While there were lots of things I ended up enjoying in Aquaman, there were details and choices, small and large, that I couldn’t get past. I think I have to mention the state of the DCEU didn’t help this movie. It felt like there was a weird vibe of not wanting to mention Justice League while also having to mention it to explain Aquaman and Mera already knowing each other. I also found it strange that everyone knew Aquaman in this movie. There was no indication in the previous movie that everyone knew him after the Steppenwolf ordeal. He was shown going back to the sea, and that was it. Somehow, the sailors he rescued knew who he was and were excited to see him. People took photos with him, and the news was discussing him. I was just confused. It seemed like it wanted to be a reboot of sorts while also having some backstory. It’s unfortunate that the franchise has made Aquaman suffer. Another franchise related issue is one that Marvel struggles with as well. The world is in danger. Why don’t they call Superman? Why not Wonder Woman? It’s more egregious in Marvel because those heroes are connected already. I’d believe that Aquaman doesn’t have the other heroes on his cell phone. However, with monumental things going on all over the world, like the Italy fight and the giant wave that almost kills Arthur’s dad, it’s hard to believe Superman wouldn’t be present at all.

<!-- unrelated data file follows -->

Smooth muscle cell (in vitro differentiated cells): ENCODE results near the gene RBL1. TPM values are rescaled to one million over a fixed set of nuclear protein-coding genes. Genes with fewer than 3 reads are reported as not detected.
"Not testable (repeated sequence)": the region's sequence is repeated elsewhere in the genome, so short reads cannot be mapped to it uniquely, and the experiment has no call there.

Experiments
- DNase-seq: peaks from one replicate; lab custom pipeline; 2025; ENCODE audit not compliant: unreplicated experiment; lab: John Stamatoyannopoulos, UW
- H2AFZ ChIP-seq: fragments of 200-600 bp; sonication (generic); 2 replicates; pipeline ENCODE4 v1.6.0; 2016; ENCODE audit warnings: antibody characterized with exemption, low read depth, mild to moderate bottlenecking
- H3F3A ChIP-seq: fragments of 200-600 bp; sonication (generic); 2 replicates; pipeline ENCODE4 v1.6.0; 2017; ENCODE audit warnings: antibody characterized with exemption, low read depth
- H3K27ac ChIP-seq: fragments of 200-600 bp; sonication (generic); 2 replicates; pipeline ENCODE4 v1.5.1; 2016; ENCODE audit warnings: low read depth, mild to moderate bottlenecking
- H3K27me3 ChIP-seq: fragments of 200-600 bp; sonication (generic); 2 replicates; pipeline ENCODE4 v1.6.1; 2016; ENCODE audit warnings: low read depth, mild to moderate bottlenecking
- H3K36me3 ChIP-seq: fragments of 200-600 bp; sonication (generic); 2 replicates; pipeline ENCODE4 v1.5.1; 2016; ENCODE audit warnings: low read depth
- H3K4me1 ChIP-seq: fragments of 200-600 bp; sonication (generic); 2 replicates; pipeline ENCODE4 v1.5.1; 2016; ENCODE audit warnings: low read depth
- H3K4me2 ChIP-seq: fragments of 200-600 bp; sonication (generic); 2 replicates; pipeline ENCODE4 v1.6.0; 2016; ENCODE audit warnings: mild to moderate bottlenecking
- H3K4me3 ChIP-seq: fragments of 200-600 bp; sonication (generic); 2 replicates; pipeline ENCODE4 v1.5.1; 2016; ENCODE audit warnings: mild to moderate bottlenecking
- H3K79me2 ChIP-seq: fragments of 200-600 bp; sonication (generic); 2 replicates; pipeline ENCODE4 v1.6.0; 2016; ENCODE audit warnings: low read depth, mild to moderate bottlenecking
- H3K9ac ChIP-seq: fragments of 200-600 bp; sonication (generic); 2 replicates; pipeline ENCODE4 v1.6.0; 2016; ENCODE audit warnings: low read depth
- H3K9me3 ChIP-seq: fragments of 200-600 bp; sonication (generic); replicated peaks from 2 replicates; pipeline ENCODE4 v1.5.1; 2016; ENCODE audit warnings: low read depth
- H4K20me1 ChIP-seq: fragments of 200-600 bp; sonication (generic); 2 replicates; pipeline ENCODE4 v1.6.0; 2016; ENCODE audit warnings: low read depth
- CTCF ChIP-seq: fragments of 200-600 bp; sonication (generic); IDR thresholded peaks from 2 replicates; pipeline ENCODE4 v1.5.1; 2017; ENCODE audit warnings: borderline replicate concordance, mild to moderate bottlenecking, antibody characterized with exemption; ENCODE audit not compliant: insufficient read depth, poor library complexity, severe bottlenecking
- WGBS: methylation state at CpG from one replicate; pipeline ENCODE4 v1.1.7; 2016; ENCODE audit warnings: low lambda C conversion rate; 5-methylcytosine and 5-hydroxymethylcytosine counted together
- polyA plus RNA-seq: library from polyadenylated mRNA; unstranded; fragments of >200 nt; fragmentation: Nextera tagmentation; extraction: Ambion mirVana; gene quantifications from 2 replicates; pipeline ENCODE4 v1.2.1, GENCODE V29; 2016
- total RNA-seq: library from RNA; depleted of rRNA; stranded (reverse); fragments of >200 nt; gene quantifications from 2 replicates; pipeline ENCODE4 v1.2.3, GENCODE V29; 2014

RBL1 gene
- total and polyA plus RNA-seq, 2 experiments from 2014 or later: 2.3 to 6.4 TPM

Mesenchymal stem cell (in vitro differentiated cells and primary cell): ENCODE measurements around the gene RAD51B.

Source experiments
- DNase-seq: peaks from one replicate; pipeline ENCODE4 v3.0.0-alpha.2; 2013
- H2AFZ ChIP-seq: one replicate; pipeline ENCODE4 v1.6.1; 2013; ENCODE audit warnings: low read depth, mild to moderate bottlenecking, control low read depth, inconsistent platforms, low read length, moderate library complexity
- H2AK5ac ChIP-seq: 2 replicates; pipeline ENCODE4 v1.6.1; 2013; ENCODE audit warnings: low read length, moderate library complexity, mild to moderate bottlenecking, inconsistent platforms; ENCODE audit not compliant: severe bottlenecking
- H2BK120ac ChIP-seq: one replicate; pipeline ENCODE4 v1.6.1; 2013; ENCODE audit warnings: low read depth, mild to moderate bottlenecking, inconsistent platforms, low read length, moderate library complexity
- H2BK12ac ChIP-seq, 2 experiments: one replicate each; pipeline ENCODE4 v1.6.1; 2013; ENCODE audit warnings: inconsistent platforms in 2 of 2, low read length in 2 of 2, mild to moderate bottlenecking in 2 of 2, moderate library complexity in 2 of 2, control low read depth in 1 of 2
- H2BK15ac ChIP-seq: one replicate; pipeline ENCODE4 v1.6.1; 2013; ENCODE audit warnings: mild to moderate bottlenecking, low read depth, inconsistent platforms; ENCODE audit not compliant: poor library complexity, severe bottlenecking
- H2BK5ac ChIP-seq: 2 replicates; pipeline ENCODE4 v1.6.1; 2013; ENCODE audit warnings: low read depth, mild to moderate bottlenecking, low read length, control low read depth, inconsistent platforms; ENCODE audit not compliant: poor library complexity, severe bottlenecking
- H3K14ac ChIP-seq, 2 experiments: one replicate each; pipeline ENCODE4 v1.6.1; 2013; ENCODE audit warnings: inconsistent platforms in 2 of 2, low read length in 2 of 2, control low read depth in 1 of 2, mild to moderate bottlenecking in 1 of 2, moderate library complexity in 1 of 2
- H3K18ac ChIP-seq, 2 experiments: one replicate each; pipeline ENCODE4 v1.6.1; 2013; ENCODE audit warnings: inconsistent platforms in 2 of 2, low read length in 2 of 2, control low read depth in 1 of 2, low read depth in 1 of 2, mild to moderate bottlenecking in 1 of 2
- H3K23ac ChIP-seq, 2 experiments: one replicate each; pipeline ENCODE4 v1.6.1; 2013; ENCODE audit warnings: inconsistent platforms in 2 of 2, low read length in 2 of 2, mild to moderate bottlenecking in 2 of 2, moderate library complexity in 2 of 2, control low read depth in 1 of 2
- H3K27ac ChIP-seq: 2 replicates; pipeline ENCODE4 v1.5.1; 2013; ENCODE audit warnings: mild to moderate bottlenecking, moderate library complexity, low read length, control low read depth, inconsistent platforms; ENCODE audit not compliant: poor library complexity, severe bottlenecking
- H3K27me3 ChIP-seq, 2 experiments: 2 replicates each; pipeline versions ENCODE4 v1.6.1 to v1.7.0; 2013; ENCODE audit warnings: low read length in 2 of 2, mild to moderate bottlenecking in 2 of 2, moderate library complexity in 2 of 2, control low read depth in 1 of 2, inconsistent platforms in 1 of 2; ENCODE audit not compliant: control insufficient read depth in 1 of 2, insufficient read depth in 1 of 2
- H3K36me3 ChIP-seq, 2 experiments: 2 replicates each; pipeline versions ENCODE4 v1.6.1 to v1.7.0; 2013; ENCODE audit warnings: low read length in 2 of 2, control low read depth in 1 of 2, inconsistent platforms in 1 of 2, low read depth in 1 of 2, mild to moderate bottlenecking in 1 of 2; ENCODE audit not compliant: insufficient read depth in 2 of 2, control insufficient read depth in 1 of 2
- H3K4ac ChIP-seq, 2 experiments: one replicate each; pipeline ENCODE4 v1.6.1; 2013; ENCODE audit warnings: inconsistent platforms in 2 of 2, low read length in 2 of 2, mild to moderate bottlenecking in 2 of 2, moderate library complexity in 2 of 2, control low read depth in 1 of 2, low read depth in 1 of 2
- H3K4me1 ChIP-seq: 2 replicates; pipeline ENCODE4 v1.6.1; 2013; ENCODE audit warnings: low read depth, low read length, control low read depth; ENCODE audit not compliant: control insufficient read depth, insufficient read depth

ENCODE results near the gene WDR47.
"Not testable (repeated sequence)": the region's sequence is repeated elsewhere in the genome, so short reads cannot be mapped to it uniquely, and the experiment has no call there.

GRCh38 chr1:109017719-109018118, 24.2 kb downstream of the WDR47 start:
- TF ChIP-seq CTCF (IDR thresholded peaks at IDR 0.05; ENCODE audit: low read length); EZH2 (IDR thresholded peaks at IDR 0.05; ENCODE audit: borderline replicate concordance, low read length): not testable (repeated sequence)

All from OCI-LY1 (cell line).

Regarding problems more relevant to the story itself, the entire thing with Black Manta seemed entirely useless. It seemed like it was there to pad the runtime and introduce a new main villain for a future movie. He was only there for a cool fight in Italy. At first I thought he would be the side villain to help Aquaman grow; at the beginning, Aquaman didn’t save his father when he clearly could’ve. At the end, Arthur could’ve saved Manta and not left him for dead as he heartlessly did before. Instead, he beats him and throws him in the ocean for a sequel. He did nothing for the movie. It was a letdown, considering all the screen time he had at the start. For example, he meets Atlantean soldiers in the desert, they give him a weapon to chase after Aquaman. It’s powered by water…and they’re in the desert. But that doesn’t matter, because then Manta modifies the Atlantean tech, and is able to catch up to them in Italy. Then why did he meet them in the desert? Why would they give him a water powered gun in the desert? Why did he have to spray paint his gear black? Is his aesthetic that important? It just rose so many questions for me. His abrupt removal from the movie was screaming “sequel." It wasn’t a satisfying arc or story for Manta at all.